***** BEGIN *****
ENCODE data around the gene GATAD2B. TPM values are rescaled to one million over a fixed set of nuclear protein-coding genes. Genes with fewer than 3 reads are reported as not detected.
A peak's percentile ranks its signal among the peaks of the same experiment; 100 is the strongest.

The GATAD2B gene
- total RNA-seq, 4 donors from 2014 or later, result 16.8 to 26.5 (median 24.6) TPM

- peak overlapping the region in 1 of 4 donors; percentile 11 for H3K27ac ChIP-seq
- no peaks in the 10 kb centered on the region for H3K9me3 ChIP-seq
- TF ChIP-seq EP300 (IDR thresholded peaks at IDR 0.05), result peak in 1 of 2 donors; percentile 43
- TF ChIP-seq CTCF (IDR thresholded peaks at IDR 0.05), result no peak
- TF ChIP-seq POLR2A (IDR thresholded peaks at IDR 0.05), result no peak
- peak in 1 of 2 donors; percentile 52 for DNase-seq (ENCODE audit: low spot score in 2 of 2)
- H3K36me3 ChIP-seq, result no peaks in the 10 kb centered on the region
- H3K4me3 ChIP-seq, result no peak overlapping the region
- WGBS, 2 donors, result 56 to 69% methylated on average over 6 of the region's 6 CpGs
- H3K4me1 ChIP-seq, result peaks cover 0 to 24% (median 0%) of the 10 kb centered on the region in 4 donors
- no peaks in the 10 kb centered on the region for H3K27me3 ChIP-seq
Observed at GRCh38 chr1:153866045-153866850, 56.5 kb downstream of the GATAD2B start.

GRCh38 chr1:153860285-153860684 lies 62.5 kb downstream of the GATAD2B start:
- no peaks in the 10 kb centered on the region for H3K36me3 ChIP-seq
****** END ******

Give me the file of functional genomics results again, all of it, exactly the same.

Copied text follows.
ENCODE data around the gene GATAD2B. TPM values are rescaled to one million over a fixed set of nuclear protein-coding genes. Genes with fewer than 3 reads are reported as not detected.
A peak's percentile ranks its signal among the peaks of the same experiment; 100 is the strongest.

The GATAD2B gene
- total RNA-seq, 4 donors from 2014 or later, result 16.8 to 26.5 (median 24.6) TPM

- peak overlapping the region in 1 of 4 donors; percentile 11 for H3K27ac ChIP-seq
- no peaks in the 10 kb centered on the region for H3K9me3 ChIP-seq
- TF ChIP-seq EP300 (IDR thresholded peaks at IDR 0.05), result peak in 1 of 2 donors; percentile 43
- TF ChIP-seq CTCF (IDR thresholded peaks at IDR 0.05), result no peak
- TF ChIP-seq POLR2A (IDR thresholded peaks at IDR 0.05), result no peak
- peak in 1 of 2 donors; percentile 52 for DNase-seq (ENCODE audit: low spot score in 2 of 2)
- H3K36me3 ChIP-seq, result no peaks in the 10 kb centered on the region
- H3K4me3 ChIP-seq, result no peak overlapping the region
- WGBS, 2 donors, result 56 to 69% methylated on average over 6 of the region's 6 CpGs
- H3K4me1 ChIP-seq, result peaks cover 0 to 24% (median 0%) of the 10 kb centered on the region in 4 donors
- no peaks in the 10 kb centered on the region for H3K27me3 ChIP-seq
Observed at GRCh38 chr1:153866045-153866850, 56.5 kb downstream of the GATAD2B start.

GRCh38 chr1:153860285-153860684 lies 62.5 kb downstream of the GATAD2B start:
- no peaks in the 10 kb centered on the region for H3K36me3 ChIP-seq